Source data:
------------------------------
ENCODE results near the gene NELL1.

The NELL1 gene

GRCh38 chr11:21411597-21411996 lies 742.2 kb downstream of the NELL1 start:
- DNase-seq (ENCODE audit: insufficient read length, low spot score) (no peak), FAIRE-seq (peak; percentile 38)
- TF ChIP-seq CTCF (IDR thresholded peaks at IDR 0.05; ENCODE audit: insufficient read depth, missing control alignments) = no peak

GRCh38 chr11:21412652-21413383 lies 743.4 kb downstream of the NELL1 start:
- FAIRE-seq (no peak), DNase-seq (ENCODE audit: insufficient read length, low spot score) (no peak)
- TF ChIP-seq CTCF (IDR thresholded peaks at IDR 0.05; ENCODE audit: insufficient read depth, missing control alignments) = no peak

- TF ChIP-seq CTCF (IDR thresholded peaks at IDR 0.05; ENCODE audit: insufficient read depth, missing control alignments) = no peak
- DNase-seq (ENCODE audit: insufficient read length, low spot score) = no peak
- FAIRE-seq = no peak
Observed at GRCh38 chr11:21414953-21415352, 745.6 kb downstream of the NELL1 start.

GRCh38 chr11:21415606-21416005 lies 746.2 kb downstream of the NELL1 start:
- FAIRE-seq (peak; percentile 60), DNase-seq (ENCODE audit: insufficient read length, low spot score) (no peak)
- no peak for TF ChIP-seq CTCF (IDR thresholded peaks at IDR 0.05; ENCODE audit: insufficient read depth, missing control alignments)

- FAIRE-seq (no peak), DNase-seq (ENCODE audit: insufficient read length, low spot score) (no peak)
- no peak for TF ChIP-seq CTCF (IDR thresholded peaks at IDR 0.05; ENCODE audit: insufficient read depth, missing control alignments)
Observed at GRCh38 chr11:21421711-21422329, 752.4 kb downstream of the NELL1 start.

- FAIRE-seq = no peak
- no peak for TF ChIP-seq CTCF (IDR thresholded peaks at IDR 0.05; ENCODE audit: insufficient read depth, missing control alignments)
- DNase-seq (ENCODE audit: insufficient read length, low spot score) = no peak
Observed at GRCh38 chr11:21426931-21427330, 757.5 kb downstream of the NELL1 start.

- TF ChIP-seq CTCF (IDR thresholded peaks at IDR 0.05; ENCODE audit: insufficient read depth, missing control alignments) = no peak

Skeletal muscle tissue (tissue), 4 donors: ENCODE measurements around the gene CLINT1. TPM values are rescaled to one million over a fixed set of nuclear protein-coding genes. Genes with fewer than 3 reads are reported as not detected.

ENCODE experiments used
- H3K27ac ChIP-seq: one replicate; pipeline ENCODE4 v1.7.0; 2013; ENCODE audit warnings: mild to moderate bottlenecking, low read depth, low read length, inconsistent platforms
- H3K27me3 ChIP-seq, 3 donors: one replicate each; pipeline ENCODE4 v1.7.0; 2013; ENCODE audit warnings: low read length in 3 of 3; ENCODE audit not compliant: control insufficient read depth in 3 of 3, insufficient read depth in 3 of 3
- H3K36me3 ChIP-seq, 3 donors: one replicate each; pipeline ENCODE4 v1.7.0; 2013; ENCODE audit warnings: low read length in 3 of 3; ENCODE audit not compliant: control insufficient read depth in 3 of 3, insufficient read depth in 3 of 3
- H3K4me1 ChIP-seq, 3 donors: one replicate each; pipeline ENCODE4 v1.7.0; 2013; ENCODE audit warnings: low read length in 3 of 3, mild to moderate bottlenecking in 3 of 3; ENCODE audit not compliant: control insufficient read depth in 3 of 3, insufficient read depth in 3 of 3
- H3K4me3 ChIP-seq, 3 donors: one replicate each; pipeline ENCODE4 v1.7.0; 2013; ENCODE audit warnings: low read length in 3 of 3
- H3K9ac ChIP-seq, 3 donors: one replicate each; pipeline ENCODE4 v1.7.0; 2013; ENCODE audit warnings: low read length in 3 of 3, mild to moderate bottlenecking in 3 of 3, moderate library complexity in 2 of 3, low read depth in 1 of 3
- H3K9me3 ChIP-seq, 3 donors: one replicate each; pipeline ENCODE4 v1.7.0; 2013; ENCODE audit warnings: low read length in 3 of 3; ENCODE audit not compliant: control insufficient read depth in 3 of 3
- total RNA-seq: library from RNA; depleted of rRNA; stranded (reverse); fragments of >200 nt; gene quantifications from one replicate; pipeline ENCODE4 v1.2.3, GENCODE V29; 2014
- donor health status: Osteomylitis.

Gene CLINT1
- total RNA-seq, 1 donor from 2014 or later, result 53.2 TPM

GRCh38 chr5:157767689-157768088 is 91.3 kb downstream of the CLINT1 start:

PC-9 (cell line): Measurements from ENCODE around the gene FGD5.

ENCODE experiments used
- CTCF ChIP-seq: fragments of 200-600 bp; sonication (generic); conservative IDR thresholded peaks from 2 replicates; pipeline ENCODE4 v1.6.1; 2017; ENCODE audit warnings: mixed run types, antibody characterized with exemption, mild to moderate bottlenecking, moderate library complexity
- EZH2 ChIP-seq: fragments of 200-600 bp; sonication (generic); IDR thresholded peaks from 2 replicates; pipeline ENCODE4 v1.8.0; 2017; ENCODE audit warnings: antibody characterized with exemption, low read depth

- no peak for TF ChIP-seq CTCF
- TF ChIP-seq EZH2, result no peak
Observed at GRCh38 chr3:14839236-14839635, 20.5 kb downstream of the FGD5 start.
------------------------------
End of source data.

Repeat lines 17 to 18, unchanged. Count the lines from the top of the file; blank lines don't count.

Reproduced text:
- no peak for TF ChIP-seq CTCF (IDR thresholded peaks at IDR 0.05; ENCODE audit: insufficient read depth, missing control alignments)
Observed at GRCh38 chr11:21421711-21422329, 752.4 kb downstream of the NELL1 start.